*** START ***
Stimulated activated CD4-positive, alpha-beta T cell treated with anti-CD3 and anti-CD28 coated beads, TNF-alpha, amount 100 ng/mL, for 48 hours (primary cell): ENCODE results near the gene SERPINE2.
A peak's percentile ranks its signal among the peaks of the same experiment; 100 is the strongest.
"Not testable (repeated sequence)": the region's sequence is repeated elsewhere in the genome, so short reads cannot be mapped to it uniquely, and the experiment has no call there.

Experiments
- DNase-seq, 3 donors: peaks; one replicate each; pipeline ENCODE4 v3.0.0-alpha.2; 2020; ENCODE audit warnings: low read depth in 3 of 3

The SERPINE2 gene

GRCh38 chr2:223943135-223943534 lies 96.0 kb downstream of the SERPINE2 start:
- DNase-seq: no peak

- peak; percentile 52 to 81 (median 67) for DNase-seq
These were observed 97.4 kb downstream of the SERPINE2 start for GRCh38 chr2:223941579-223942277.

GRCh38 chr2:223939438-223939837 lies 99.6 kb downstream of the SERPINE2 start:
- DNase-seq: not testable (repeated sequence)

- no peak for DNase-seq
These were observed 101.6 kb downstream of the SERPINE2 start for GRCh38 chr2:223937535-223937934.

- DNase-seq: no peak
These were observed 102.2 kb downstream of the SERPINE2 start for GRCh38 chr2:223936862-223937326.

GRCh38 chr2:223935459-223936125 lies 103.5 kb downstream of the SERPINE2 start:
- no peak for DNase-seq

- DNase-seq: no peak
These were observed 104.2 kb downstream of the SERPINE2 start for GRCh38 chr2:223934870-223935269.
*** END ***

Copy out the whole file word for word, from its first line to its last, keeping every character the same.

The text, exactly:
Stimulated activated CD4-positive, alpha-beta T cell treated with anti-CD3 and anti-CD28 coated beads, TNF-alpha, amount 100 ng/mL, for 48 hours (primary cell): ENCODE results near the gene SERPINE2.
A peak's percentile ranks its signal among the peaks of the same experiment; 100 is the strongest.
"Not testable (repeated sequence)": the region's sequence is repeated elsewhere in the genome, so short reads cannot be mapped to it uniquely, and the experiment has no call there.

Experiments
- DNase-seq, 3 donors: peaks; one replicate each; pipeline ENCODE4 v3.0.0-alpha.2; 2020; ENCODE audit warnings: low read depth in 3 of 3

The SERPINE2 gene

GRCh38 chr2:223943135-223943534 lies 96.0 kb downstream of the SERPINE2 start:
- DNase-seq: no peak

- peak; percentile 52 to 81 (median 67) for DNase-seq
These were observed 97.4 kb downstream of the SERPINE2 start for GRCh38 chr2:223941579-223942277.

GRCh38 chr2:223939438-223939837 lies 99.6 kb downstream of the SERPINE2 start:
- DNase-seq: not testable (repeated sequence)

- no peak for DNase-seq
These were observed 101.6 kb downstream of the SERPINE2 start for GRCh38 chr2:223937535-223937934.

- DNase-seq: no peak
These were observed 102.2 kb downstream of the SERPINE2 start for GRCh38 chr2:223936862-223937326.

GRCh38 chr2:223935459-223936125 lies 103.5 kb downstream of the SERPINE2 start:
- no peak for DNase-seq

- DNase-seq: no peak
These were observed 104.2 kb downstream of the SERPINE2 start for GRCh38 chr2:223934870-223935269.